In addition to its role in standardising and regulating Islamic financial activities, the creation of the IFSB reflects a rapid growth in demand for Islamic financial products. Aziz stressed that, today, there is a strong demand for Shari'a (Islamic law) compliant financial products around the world. Indeed, statistics show that Islamic banks have managed to attract half of the Islamic world's individual savings over the last five years. Indeed, IFSB statistics show that the assets of these banks increased from $150 billion in 1989, to $215 billion in 1999. They are expected to soar to $400 billion this year. Over the next five years, a 15 per cent growth rate is projected.
In Malaysia, the major driving force behind the IFSB's creation is the large size of the Islamic banking sector. Today, Islamic banking accounts for 8.8 per cent of the entire banking system's assets, up from 6 per cent a year ago, and 51 per cent of the private debt securities market is Islamic-based.
However, there were questions over whether the creation of the IFSB was just a Malaysian attempt to gain easy access to the Middle East's surplus liquidity, thereby making Kuala Lumpur a Muslim financial hub. This amid an increasingly hostile investment climate in the West post-11 September. Aziz's response was to highlight the importance and legitimacy of redirecting Islamic deposits away from conventional markets in the West into, not only Malaysia, but the wider Islamic world. "It is a legitimate objective to channel as much as possible of these funds into the Islamic world," Aziz added. It is estimated that between $800 billion and $1.3 trillion are invested in markets in the West.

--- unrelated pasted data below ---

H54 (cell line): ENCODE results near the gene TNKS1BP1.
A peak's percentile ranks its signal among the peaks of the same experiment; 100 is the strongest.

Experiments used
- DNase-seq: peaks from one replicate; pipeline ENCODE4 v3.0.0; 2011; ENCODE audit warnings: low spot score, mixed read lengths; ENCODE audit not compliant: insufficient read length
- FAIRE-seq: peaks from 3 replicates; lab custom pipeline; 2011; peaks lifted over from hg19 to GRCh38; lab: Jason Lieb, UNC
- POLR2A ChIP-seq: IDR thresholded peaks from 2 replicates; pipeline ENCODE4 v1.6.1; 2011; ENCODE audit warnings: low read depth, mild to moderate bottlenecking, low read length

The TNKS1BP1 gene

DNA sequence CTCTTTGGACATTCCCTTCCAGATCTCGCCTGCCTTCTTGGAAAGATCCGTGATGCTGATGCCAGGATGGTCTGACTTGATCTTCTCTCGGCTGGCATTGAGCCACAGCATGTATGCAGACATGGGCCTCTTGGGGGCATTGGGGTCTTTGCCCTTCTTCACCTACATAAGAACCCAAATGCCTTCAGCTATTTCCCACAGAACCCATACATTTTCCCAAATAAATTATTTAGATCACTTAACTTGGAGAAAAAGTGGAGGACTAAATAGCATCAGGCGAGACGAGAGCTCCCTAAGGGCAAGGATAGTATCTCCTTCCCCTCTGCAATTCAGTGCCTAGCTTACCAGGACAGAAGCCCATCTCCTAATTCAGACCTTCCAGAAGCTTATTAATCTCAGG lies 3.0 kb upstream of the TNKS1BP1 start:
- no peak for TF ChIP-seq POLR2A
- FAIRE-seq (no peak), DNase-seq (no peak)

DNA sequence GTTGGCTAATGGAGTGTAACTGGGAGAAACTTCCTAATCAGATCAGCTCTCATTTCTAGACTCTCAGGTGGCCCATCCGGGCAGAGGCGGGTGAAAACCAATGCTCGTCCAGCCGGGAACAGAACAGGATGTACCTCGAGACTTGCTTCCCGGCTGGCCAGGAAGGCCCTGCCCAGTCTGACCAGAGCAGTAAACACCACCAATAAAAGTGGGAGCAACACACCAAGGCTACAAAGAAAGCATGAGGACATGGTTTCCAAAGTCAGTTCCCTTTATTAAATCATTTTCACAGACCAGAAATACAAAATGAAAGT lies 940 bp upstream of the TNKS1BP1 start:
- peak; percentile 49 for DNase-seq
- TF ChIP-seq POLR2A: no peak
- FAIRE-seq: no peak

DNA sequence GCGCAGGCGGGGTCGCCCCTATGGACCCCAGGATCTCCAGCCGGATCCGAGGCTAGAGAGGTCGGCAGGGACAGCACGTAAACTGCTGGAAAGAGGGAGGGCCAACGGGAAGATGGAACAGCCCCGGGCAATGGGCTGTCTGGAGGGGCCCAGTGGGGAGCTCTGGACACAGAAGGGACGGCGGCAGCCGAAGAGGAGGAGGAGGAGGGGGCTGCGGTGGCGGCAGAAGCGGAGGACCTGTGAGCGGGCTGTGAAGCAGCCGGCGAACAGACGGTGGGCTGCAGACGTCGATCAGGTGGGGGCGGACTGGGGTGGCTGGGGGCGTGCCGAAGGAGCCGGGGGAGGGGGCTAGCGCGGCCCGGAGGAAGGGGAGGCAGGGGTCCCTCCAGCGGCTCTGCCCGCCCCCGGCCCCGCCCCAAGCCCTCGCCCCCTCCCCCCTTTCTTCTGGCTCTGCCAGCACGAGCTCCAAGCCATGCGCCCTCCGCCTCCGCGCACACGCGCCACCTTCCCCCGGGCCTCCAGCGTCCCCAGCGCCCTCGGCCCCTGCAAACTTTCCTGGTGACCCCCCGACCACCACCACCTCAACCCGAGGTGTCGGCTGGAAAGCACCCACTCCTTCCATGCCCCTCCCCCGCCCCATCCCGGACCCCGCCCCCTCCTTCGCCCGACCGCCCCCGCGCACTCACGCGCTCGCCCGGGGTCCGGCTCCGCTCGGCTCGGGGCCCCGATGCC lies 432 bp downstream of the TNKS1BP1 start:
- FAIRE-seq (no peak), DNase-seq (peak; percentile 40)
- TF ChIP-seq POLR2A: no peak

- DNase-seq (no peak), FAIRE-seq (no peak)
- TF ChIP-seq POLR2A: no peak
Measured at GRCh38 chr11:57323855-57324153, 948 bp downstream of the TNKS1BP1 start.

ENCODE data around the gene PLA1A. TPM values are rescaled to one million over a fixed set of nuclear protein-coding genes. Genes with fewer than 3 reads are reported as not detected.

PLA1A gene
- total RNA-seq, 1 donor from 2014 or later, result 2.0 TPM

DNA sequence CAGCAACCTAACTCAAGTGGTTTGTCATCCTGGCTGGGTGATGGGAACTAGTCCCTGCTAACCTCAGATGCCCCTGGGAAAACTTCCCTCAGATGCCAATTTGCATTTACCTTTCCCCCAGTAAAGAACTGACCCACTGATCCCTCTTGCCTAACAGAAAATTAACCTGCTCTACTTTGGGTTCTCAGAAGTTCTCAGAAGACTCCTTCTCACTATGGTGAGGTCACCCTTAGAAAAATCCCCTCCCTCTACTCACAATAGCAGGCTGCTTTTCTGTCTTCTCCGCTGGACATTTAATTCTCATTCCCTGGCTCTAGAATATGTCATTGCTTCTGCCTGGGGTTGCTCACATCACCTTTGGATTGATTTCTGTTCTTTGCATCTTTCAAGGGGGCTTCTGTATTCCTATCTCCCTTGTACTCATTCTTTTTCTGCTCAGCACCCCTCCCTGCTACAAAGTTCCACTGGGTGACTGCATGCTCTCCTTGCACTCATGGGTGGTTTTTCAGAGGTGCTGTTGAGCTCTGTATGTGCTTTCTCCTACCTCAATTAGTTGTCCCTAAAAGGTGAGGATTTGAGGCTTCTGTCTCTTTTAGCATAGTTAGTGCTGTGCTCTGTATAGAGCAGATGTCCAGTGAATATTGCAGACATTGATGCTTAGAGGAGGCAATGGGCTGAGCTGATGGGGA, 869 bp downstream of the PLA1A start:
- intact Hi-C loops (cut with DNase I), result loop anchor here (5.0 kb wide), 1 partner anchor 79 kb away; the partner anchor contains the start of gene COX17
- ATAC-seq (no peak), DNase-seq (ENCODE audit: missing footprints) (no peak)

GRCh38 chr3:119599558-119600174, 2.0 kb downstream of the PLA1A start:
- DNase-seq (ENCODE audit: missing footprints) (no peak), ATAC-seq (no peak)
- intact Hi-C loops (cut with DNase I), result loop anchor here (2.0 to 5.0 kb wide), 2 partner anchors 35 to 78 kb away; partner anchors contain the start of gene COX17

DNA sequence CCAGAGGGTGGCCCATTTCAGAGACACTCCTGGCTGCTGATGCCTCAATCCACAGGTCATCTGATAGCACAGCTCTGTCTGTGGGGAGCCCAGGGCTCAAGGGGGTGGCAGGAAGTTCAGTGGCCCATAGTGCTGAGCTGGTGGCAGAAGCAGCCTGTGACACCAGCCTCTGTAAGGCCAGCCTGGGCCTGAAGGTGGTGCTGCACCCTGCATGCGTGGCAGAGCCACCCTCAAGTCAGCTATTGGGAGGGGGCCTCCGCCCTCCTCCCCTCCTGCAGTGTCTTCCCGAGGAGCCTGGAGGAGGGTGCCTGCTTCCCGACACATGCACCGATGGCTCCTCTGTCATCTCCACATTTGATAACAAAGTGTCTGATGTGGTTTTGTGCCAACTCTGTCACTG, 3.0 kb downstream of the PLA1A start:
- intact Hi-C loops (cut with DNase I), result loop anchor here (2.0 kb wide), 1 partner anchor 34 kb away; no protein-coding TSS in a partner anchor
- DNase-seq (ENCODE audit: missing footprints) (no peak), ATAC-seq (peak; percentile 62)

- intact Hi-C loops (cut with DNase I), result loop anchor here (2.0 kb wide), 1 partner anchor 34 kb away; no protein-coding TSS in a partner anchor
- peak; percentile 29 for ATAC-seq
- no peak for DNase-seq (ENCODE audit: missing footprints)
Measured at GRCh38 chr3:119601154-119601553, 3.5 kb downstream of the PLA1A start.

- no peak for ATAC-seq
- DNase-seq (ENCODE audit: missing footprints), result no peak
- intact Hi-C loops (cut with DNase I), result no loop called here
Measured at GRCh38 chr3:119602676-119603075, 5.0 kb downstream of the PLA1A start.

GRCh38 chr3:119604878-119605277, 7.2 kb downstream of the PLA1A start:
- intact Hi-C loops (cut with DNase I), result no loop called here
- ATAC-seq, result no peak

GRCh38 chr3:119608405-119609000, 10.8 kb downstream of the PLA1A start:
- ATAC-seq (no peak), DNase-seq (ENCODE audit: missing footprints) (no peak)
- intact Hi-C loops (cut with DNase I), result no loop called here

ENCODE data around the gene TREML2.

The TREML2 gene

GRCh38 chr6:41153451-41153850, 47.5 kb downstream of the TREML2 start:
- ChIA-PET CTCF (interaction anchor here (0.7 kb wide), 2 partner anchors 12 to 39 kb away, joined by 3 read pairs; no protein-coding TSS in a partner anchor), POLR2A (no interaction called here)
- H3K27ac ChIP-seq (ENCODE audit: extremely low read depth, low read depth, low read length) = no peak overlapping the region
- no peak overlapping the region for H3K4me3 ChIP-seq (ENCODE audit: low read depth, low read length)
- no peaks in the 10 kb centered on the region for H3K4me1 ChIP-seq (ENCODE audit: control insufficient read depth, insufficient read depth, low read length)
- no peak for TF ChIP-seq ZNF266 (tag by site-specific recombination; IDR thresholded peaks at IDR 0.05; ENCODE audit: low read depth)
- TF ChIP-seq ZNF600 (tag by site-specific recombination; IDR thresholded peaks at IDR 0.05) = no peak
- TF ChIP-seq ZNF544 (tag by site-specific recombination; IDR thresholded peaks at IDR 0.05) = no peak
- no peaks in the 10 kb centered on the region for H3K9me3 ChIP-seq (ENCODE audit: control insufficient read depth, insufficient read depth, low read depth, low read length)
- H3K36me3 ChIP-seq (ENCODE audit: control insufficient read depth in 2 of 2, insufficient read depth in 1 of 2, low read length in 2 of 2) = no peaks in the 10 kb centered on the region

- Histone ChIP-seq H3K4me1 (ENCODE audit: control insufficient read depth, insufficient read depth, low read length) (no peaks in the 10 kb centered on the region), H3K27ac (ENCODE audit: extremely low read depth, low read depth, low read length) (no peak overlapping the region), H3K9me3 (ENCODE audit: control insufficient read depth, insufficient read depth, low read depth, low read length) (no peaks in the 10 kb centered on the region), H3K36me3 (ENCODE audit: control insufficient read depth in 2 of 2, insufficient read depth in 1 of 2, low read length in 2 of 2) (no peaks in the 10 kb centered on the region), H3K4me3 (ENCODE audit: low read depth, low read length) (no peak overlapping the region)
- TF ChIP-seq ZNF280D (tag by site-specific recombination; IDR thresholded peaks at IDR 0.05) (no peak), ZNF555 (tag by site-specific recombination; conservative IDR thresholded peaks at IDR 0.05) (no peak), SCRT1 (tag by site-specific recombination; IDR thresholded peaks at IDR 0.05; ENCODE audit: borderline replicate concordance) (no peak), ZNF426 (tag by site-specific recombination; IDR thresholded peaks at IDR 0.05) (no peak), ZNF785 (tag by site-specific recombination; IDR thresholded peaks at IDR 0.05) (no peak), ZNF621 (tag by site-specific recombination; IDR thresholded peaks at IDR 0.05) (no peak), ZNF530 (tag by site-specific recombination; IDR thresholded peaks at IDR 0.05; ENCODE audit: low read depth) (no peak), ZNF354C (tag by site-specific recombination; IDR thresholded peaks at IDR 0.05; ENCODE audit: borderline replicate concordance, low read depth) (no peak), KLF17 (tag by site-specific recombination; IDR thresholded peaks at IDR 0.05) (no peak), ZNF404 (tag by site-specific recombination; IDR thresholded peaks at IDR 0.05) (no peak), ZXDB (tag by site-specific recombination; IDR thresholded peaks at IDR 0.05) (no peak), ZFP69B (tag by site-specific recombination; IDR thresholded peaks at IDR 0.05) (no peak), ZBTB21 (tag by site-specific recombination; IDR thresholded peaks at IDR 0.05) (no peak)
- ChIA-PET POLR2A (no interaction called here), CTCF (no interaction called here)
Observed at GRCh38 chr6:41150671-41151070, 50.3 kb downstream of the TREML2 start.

Mahathir Mohamed's sees Islamic banking as a necessary step to creating an equitable and fair social and economic order. This, in the light of an international monetary system that has driven many developing countries into the financial slavery associated with endless mountains of debt. "A universal Islamic banking system is a jihad worth pursuing to abolish this slavery," Mahathir added.